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Original Research: COPD |

Obesity Is Associated With Increased Morbidity in Moderate to Severe COPD

Allison A. Lambert, MD; Nirupama Putcha, MD; M. Bradley Drummond, MD; Aladin M. Boriek, PhD; Nicola A. Hanania, MD; Victor Kim, MD; Gregory L. Kinney, MPH, PhD; Merry-Lynn N. McDonald, PhD; Emily P. Brigham, MD; Robert A. Wise, MD; Meredith C. McCormack, MD; Nadia N. Hansel, MD, MPH
Author and Funding Information

FUNDING/SUPPORT: This study was funded by the National Institutes of Health Genetic Epidemiology of COPD [Grant R01 HL089856] to Dr Silverman (PI) and [Grant R01 HL089897] to Dr Crapo (PI); the National Institutes of Health [Grant KL2 TR001077] to A. A. L., [Grant K23 HL123594] to N. P., [Grant K23 HL094696] to V. K., [Grants P50MD010431 and R01ES022607] to N. N. H. and M. C. M., and [Grant R01ES023500] to N. N. H.; the National Institutes of Health, National Heart, Lung, and Blood Institute [Grant 1K99HL121087-01A1] to M.-L. N. M.; the National Institutes of Health, National Center for Advancing Translational Sciences [Grant 4KL2TR001077-04] to E. P. B.; and the Environmental Protection Agency [Grant RD-83615001] to N. N. H. and M. C. M.

aDepartment of Medicine, Division of Pulmonary and Critical Care, Johns Hopkins University, Baltimore, MD

bDepartment of Medicine, Division of Pulmonary and Critical Care, Baylor College of Medicine, Houston, TX

cDepartment of Medicine, Division of Pulmonary and Critical Care, Temple University, Philadelphia, PA

dDepartment of Epidemiology, Colorado School of Public Health, University of Colorado, Aurora, CO

eChanning Division of Network Medicine, Brigham and Women’s Hospital, Harvard Medical School, Boston, MA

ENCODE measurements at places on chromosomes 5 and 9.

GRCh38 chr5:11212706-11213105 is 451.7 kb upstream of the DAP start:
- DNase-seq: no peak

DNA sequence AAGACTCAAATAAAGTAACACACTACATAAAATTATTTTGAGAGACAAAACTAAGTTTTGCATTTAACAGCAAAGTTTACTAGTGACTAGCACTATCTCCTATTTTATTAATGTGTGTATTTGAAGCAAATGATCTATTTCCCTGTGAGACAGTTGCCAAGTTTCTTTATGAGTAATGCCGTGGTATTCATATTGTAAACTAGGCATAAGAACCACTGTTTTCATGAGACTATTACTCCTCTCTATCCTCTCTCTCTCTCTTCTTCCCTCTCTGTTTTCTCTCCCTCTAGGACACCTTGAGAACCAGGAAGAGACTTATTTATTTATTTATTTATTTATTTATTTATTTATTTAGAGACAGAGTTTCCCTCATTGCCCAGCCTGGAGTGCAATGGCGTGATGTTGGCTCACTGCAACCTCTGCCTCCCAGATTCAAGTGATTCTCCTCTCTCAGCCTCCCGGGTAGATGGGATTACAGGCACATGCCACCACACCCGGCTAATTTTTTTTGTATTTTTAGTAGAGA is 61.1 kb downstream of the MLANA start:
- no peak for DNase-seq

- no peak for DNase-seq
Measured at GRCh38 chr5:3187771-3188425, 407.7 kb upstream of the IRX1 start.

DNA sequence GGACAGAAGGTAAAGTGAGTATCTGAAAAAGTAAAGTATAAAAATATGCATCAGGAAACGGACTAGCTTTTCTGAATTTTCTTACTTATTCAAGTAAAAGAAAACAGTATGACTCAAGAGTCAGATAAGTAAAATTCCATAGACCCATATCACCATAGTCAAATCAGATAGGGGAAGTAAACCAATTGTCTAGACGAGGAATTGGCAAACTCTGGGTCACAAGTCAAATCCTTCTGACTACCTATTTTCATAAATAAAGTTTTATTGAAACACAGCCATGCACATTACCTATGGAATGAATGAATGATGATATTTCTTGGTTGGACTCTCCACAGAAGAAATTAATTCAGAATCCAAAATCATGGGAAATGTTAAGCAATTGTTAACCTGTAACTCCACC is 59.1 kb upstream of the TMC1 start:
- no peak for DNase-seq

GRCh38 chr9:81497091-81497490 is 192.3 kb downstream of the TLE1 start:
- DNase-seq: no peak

CORRESPONDENCE TO: Allison A. Lambert, MD, 1830 E Monument St, 5th Floor, Division of Pulmonary and Critical Care, Baltimore, MD 21205


Copyright 2016, American College of Chest Physicians. All Rights Reserved.


Chest. 2017;151(1):68-77. doi:10.1016/j.chest.2016.08.1432
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Background  Obesity is prevalent in the United States; however, the impact of obesity on COPD morbidity is unclear. We hypothesized that obesity is associated with worse outcomes in COPD.

Methods  We examined 3,631 participants from the multicenter prospective cohort study Genetic Epidemiology of COPD (COPDGene) who had spirometry-confirmed COPD, a postbronchodilator FEV1 < 80% predicted, and a BMI ≥ 18.5 kg/m2. We conducted logistic and linear regression analyses to determine the association between COPD outcomes and obesity class, adjusting for relevant confounders. The referent for obesity classes included normal/overweight individuals (BMI range, 18.5-29.9 kg/m2).

Results  Overall, 35% of participants were obese, with 21% class I (BMI range, 30-34.9 kg/m2), 9% class II (BMI range, 35-39.9 kg/m2), and 5% class III (BMI ≥ 40 kg/m2). The number of comorbidities increased with increasing obesity class (P < .001). Increasing obesity class was independently associated with worse respiratory-specific and general quality of life (QOL) (St. George’s Respiratory Questionnaire score and Short Form-36 score version 2, respectively), reduced 6-min walk distance (6MWD), increased dyspnea (Modified Medical Research Council score ≥ 2), and greater odds of severe acute exacerbation of COPD (AECOPD). The associations between obesity and worse outcomes were independent of the presence of comorbidities, except in the case of SF-36 and severe exacerbations.

Conclusions  Obesity is prevalent among individuals with COPD and associated with worse COPD-related outcomes, ranging from QOL and dyspnea to 6MWD and severe AECOPD. These associations were strengthened when obesity was analyzed as a dose-dependent response. Obesity in patients with COPD may contribute to a worse COPD-related course.

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